Retirement investments

After six months of living with my mother I realised that unless I found her somewhere to live I was going to kill her!’ jokes Karen Margadant, whose 80-year-old mother had to move in with her after a stroke left her unable to live alone. Margadant makes light of the deteriorating relationship between mother and daughter, but it can be a very real problem when parents reach an age at which they need to be in a more secure environment.

And so Margadant discovered the world of retirement villages, where her mother could be independent but have medical care at her fingertips. ‘It was very important for her to have her independence and she found the idea of a "home" objectionable, which is true for most elderly people.’
The retirement village has replaced the old-age home, with property developers targeting increasingly younger retirees who wish to enjoy their latter years in secure environments that offer a variety of amenities. The developers are also seeing young people buying into villages as an investment where they can accommodate their parents and guarantee a place for themselves in the future.

There are a range of options available, varying from luxury retirement villages with every conceivable convenience to charitable organisations,

which manage well run complexes that cater for those with limited income. Within these are a range of ownership options such as sectional title, share block and life right which allow for different needs based on income, age and whether you expect a return on your investment.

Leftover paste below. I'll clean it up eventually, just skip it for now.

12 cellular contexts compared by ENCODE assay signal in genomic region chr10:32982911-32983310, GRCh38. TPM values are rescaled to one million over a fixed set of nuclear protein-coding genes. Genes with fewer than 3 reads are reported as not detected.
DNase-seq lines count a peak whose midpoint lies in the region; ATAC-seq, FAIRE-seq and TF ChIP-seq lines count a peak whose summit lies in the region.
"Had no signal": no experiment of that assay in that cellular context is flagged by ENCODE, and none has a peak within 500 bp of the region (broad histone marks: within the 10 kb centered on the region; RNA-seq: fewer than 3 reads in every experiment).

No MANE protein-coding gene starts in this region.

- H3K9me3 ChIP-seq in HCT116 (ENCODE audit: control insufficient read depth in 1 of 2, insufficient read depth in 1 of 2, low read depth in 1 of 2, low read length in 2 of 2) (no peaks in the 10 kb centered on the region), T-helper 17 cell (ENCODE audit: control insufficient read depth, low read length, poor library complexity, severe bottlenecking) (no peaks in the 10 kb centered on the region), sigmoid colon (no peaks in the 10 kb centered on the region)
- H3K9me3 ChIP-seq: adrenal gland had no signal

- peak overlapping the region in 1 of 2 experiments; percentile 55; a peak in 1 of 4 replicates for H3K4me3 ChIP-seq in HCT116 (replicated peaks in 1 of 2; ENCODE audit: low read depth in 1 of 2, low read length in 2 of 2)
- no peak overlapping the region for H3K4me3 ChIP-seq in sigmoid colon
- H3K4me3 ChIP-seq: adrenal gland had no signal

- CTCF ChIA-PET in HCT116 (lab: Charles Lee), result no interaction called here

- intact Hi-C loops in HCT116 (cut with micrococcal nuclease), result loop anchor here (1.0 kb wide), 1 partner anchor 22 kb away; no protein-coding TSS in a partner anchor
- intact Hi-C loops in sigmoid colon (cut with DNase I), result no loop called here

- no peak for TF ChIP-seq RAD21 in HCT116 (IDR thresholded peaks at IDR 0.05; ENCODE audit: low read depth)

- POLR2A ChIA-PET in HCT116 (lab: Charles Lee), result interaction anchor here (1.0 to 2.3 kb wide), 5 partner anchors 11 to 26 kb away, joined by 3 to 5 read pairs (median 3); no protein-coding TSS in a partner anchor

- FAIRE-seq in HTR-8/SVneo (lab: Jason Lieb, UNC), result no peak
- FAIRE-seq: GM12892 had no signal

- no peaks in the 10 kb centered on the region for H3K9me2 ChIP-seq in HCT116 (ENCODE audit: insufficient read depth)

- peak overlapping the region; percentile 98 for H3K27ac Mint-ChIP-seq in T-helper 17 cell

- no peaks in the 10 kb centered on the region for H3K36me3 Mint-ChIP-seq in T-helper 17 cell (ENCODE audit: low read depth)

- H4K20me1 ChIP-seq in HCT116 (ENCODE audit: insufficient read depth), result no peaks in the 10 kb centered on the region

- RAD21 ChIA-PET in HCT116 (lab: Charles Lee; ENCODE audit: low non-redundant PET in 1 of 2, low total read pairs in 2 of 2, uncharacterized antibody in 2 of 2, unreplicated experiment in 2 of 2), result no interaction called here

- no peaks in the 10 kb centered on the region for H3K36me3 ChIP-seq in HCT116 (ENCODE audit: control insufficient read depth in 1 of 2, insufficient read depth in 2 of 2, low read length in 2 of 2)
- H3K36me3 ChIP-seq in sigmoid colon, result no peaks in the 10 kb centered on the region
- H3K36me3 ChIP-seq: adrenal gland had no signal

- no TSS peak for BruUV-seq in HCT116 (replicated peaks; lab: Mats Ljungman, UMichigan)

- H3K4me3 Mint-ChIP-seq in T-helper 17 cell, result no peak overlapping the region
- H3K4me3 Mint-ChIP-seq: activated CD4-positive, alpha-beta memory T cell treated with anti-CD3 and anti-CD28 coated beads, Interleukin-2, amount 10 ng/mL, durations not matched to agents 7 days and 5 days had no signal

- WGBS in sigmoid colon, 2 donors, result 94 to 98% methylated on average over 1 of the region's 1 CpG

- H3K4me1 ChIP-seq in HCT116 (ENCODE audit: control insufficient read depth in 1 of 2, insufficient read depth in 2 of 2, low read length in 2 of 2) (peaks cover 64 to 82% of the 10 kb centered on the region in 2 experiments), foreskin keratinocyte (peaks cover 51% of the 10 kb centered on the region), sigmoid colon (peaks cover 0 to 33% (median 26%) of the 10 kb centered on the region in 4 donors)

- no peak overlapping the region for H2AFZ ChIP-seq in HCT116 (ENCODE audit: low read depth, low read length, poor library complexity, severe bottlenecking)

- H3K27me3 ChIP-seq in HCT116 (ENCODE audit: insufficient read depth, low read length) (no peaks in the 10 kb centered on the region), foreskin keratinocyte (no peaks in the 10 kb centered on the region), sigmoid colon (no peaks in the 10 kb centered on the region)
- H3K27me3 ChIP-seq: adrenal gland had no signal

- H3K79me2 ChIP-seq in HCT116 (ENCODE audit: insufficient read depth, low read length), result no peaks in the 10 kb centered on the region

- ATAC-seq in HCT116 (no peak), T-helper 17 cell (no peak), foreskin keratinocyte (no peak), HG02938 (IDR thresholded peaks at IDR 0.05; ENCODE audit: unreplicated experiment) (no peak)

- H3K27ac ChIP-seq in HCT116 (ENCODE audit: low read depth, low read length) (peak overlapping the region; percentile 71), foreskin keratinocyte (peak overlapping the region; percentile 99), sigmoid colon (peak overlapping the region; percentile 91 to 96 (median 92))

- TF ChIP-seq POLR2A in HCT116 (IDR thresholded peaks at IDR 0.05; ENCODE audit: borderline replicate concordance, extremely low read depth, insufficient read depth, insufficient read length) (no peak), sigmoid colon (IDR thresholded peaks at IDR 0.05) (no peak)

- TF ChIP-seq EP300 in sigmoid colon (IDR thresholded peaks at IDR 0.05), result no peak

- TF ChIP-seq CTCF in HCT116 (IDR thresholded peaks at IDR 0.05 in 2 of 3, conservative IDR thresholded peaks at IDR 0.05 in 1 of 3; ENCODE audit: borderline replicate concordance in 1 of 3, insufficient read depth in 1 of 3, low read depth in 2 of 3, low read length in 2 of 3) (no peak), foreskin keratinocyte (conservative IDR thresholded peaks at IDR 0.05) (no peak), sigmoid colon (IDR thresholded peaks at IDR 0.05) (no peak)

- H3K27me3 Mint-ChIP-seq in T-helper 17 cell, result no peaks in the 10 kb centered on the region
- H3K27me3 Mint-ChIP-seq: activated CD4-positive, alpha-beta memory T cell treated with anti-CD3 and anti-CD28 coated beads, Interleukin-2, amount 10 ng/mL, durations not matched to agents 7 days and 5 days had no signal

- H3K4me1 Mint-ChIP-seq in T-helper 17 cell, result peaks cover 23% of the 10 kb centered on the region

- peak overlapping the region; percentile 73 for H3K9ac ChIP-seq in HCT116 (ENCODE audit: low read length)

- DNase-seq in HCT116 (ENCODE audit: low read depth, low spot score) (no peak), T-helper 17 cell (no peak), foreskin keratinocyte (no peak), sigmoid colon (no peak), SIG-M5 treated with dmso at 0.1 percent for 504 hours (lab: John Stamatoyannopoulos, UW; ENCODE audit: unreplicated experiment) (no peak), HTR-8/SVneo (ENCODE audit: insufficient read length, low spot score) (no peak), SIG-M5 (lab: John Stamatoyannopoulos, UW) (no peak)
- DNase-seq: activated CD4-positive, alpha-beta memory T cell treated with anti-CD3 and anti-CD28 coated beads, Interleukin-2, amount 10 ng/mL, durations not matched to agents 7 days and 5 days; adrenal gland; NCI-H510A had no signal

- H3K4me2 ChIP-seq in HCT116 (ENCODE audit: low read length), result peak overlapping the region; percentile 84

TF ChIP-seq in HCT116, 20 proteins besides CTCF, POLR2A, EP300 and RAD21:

June and her husband bought into a retirement village in the upmarket Gauteng suburb of Morningside when they were looking to downsize. For June, aged 63, the fact that it was in a retirement village had not been a priority when buying. Now that they are living there, they find they prefer being with people of a similar age. The social aspect is a big draw card for residents. ‘I can walk down the path and bump into people with similar interests; there are no wild parties or children running around,’ says June.

The fact that the complex is owned under sectional title is important as it means that the unit can be sold or left to her children. The two-bedroom unit was bought two years ago for R500 000; today a similar unit sells for just under R1-million.
Some units at the complex are owned by people whose parents have died but are too young to move in themselves – the age limit being 50 years old. They rent out the units until they can legitimately live in them.

Not all retirement villages offer round the clock nursing or frail care, and aim more at the able-bodied.